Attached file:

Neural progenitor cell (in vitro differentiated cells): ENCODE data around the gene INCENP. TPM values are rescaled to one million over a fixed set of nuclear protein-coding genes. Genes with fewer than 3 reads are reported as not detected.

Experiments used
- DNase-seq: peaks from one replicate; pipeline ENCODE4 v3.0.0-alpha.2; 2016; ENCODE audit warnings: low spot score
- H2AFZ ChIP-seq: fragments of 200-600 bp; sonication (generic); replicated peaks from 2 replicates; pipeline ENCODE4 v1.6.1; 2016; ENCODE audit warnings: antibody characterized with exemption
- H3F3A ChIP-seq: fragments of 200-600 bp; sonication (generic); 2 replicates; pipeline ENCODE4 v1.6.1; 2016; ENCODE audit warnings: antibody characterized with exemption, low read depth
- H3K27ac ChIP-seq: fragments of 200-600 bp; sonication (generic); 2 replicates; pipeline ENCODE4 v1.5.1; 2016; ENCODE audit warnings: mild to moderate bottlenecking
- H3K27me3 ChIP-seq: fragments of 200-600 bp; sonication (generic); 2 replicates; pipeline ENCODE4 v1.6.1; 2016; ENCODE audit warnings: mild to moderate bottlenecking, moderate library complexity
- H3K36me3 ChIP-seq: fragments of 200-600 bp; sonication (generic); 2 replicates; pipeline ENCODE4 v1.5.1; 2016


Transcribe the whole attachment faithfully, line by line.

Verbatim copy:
Neural progenitor cell (in vitro differentiated cells): ENCODE data around the gene INCENP. TPM values are rescaled to one million over a fixed set of nuclear protein-coding genes. Genes with fewer than 3 reads are reported as not detected.

Experiments used
- DNase-seq: peaks from one replicate; pipeline ENCODE4 v3.0.0-alpha.2; 2016; ENCODE audit warnings: low spot score
- H2AFZ ChIP-seq: fragments of 200-600 bp; sonication (generic); replicated peaks from 2 replicates; pipeline ENCODE4 v1.6.1; 2016; ENCODE audit warnings: antibody characterized with exemption
- H3F3A ChIP-seq: fragments of 200-600 bp; sonication (generic); 2 replicates; pipeline ENCODE4 v1.6.1; 2016; ENCODE audit warnings: antibody characterized with exemption, low read depth
- H3K27ac ChIP-seq: fragments of 200-600 bp; sonication (generic); 2 replicates; pipeline ENCODE4 v1.5.1; 2016; ENCODE audit warnings: mild to moderate bottlenecking
- H3K27me3 ChIP-seq: fragments of 200-600 bp; sonication (generic); 2 replicates; pipeline ENCODE4 v1.6.1; 2016; ENCODE audit warnings: mild to moderate bottlenecking, moderate library complexity
- H3K36me3 ChIP-seq: fragments of 200-600 bp; sonication (generic); 2 replicates; pipeline ENCODE4 v1.5.1; 2016